Conference Coverage

Tools for preventing heart failure



– If ever there was a major chronic disease that’s teed up and ready to be stamped into submission through diligent application of preventive medicine, it’s the epidemic of heart failure.

Dr. Gregg C. Fonarow, professor of cardiovascular medicine, chief of the UCLA division of cardiology, and director of the Ahmanson-UCLA Cardiomyopathy Center Bruce Jancin/MDedge News

Dr. Gregg C. Fonarow

“The best way to treat heart failure is to prevent it in the first place. There will be more than 1 million new cases of heart failure this year, and the vast majority of them could have been prevented,” Gregg C. Fonarow, MD, asserted at the annual Cardiovascular Conference at Snowmass sponsored by the American College of Cardiology.

Using firmly evidence-based, guideline-directed therapies, it’s often possible to prevent patients at high risk for developing heart failure (HF) from actually doing so. Or, in the terminology of the ACC/American Heart Association heart failure guidelines coauthored by Dr. Fonarow, the goal is to keep patients who are stage A – that is, pre-HF but at high risk because of hypertension, coronary artery disease, diabetes, family history of cardiomyopathy, or other reasons – from progressing to stage B, marked by asymptomatic left ventricular dysfunction, a prior MI, or asymptomatic valvular disease; and blocking those who are stage B from then moving on to stage C, the classic symptomatic form of HF; and thence to end-stage stage D disease.

Heart failure is an enormous public health problem, and one of the most expensive of all diseases. The prognostic impact of newly diagnosed HF is profound, with 10-15 years of life lost, compared with the general population. Even today, roughly one in five newly diagnosed patients won’t survive for a year, and the 5-year mortality is about 50%, said Dr. Fonarow, who is professor of cardiovascular medicine and chief of the division of cardiology at the University of California, Los Angeles, and director of the Ahmanson-UCLA Cardiomyopathy Center, also in Los Angeles.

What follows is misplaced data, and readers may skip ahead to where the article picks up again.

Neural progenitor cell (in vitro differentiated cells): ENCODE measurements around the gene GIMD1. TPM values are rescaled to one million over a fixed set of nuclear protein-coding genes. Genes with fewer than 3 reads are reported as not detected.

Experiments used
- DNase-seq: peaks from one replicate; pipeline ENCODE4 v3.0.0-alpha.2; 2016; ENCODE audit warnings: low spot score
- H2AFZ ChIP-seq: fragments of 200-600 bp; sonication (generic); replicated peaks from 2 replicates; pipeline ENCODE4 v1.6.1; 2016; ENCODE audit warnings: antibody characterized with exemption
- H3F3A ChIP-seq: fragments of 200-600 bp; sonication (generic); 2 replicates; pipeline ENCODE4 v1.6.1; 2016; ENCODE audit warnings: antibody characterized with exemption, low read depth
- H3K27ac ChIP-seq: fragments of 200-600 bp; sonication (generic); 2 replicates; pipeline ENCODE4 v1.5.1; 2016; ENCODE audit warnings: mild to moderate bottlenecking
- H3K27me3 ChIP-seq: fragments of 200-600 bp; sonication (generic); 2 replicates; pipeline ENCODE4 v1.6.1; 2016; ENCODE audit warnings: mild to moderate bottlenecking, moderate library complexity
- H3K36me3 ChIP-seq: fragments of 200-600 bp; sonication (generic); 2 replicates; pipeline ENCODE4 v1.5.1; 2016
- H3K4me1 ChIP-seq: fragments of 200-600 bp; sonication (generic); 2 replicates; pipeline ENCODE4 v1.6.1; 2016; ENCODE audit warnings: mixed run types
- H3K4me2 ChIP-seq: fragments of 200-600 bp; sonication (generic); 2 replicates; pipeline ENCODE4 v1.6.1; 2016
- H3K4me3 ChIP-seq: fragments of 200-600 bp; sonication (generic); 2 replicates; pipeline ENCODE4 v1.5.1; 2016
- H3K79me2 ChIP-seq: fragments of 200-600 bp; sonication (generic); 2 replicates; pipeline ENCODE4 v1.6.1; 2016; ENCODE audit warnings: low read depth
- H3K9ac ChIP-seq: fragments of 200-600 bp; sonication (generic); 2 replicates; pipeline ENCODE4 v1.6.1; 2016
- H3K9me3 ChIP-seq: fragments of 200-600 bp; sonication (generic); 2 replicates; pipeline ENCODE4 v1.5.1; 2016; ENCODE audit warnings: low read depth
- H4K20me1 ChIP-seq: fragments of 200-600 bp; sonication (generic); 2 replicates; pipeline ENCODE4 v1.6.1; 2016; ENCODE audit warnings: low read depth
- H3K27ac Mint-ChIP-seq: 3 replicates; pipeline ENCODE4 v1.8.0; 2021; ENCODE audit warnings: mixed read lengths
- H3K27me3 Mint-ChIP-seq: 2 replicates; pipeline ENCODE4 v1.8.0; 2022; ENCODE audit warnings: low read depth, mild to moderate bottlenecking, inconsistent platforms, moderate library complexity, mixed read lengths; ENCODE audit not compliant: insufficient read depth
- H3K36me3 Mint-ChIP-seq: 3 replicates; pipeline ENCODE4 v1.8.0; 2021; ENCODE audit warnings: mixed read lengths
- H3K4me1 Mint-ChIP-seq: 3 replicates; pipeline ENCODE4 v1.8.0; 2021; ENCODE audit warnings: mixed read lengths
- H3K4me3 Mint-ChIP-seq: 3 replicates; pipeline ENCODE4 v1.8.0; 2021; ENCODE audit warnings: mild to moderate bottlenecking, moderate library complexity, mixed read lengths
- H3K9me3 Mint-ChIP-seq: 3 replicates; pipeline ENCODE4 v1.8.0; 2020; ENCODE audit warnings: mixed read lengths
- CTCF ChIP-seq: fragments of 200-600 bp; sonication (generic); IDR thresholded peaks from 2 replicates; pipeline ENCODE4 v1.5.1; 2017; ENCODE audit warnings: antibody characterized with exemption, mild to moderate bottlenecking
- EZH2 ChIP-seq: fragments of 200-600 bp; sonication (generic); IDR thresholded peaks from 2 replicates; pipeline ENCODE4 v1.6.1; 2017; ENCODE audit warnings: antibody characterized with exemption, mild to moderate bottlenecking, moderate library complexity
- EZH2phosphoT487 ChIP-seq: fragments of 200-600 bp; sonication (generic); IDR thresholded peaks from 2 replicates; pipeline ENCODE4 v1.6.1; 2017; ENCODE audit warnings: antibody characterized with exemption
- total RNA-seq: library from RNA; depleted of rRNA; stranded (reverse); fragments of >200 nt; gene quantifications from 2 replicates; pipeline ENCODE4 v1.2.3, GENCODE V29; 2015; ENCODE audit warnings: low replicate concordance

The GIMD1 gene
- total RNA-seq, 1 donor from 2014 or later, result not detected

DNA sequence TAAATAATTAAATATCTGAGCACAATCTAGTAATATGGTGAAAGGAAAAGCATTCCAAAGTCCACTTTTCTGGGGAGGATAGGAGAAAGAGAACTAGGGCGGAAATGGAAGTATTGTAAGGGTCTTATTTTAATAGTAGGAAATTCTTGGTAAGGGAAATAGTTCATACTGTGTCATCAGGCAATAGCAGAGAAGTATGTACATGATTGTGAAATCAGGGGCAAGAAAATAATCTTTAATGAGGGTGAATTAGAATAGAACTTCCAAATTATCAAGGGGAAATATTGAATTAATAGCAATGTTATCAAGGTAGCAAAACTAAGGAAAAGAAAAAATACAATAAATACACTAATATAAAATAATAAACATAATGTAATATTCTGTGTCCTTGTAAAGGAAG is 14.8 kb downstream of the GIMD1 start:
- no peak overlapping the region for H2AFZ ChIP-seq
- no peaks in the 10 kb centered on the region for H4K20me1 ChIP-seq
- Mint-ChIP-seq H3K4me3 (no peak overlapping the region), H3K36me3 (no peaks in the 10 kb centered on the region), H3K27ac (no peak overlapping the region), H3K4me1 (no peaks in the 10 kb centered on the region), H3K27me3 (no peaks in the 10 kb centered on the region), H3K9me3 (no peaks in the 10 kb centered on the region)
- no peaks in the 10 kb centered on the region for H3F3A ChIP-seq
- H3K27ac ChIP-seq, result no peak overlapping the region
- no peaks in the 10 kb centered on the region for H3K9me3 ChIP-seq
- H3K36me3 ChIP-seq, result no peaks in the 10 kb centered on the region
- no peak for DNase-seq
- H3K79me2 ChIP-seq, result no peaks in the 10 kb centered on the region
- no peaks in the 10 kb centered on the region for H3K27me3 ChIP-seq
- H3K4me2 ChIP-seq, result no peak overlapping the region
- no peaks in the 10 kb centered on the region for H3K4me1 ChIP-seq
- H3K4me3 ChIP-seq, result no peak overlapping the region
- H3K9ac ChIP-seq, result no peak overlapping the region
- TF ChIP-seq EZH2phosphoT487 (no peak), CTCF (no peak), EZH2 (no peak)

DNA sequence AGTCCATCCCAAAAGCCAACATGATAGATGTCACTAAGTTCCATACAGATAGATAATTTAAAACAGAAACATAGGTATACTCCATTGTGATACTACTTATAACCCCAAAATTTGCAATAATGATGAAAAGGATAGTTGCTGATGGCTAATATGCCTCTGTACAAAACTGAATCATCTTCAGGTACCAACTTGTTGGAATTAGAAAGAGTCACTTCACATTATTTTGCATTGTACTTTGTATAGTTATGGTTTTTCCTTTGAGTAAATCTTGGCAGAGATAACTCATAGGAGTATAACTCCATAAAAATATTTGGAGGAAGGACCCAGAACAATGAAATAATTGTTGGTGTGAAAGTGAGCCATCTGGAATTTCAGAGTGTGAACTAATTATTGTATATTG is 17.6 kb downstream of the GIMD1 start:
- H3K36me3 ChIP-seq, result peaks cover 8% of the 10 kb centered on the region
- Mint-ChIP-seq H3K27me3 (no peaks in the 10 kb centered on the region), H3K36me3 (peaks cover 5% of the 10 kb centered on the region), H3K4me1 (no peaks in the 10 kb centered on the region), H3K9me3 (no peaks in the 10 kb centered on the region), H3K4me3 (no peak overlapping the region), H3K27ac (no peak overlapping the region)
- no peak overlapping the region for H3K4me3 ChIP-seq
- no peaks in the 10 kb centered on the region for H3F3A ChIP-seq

Symptomatic stage C is “the tip of the iceberg,” the cardiologist stressed. Vastly more patients are in stages A and B. In order to keep them from progressing to stage C, it’s first necessary to identify them. That’s why the 2013 guidelines give a class IC recommendation for periodic evaluation for signs and symptoms of HF in patients who are at high risk, and for a noninvasive assessment of left ventricular ejection fraction in those with a strong family history of cardiomyopathy or who are on cardiotoxic drugs (J Am Coll Cardiol. 2013 Oct 15;62[16]:e147-239).

The two biggest risk factors for the development of symptomatic stage C HF are hypertension and atherosclerotic cardiovascular disease. Close to 80% of patients presenting with heart failure have prevalent hypertension, and a history of ischemic heart disease is nearly as common.

Other major modifiable risk factors are diabetes, overweight and obesity, metabolic syndrome, dyslipidemia, smoking, valvular heart disease, and chronic kidney disease.


Most patients with high blood pressure believe they’re on antihypertensive medication to prevent MI and stroke, but in reality the largest benefit is what Dr. Fonarow termed the “phenomenal” reduction in the risk of developing HF, which amounted to a 52% relative risk reduction in one meta-analysis of older randomized trials. In the contemporary era, the landmark SPRINT trial of close to 10,000 randomized hypertensive patients showed that more-intensive blood pressure lowering to a target systolic BP of less than 120 mm Hg resulted in a 38% reduction in the risk of new-onset HF, compared with standard treatment to a target of less than 140 mm Hg. That’s why the 2017 focused update of the HF guidelines gives a strong class IB recommendation for a target blood pressure of less than 130/80 mm Hg in hypertensive patients with stage A HF (J Am Coll Cardiol. 2017 Aug 8;70[6]:776-803).


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